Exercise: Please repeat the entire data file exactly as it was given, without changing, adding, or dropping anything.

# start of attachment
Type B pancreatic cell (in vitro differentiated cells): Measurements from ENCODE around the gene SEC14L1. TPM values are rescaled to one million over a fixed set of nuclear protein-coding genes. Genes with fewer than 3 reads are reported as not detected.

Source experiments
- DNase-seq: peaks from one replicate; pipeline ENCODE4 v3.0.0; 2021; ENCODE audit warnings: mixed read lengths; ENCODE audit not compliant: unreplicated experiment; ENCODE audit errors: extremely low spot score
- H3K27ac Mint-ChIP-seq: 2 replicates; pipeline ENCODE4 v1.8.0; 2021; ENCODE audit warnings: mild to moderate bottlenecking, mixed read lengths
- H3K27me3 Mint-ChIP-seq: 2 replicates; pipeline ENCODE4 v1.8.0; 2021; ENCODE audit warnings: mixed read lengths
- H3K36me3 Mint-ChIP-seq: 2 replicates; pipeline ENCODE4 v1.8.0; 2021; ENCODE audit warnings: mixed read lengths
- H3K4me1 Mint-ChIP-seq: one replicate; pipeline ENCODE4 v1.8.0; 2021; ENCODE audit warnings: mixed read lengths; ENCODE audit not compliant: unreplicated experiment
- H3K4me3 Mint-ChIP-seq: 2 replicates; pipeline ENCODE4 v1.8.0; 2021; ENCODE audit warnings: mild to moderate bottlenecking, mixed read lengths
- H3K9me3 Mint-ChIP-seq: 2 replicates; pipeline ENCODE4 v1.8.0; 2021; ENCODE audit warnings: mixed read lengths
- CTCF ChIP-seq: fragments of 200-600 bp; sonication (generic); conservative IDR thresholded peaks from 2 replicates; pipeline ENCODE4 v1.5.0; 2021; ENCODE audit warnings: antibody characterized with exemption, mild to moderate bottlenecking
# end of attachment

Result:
Type B pancreatic cell (in vitro differentiated cells): Measurements from ENCODE around the gene SEC14L1. TPM values are rescaled to one million over a fixed set of nuclear protein-coding genes. Genes with fewer than 3 reads are reported as not detected.

Source experiments
- DNase-seq: peaks from one replicate; pipeline ENCODE4 v3.0.0; 2021; ENCODE audit warnings: mixed read lengths; ENCODE audit not compliant: unreplicated experiment; ENCODE audit errors: extremely low spot score
- H3K27ac Mint-ChIP-seq: 2 replicates; pipeline ENCODE4 v1.8.0; 2021; ENCODE audit warnings: mild to moderate bottlenecking, mixed read lengths
- H3K27me3 Mint-ChIP-seq: 2 replicates; pipeline ENCODE4 v1.8.0; 2021; ENCODE audit warnings: mixed read lengths
- H3K36me3 Mint-ChIP-seq: 2 replicates; pipeline ENCODE4 v1.8.0; 2021; ENCODE audit warnings: mixed read lengths
- H3K4me1 Mint-ChIP-seq: one replicate; pipeline ENCODE4 v1.8.0; 2021; ENCODE audit warnings: mixed read lengths; ENCODE audit not compliant: unreplicated experiment
- H3K4me3 Mint-ChIP-seq: 2 replicates; pipeline ENCODE4 v1.8.0; 2021; ENCODE audit warnings: mild to moderate bottlenecking, mixed read lengths
- H3K9me3 Mint-ChIP-seq: 2 replicates; pipeline ENCODE4 v1.8.0; 2021; ENCODE audit warnings: mixed read lengths
- CTCF ChIP-seq: fragments of 200-600 bp; sonication (generic); conservative IDR thresholded peaks from 2 replicates; pipeline ENCODE4 v1.5.0; 2021; ENCODE audit warnings: antibody characterized with exemption, mild to moderate bottlenecking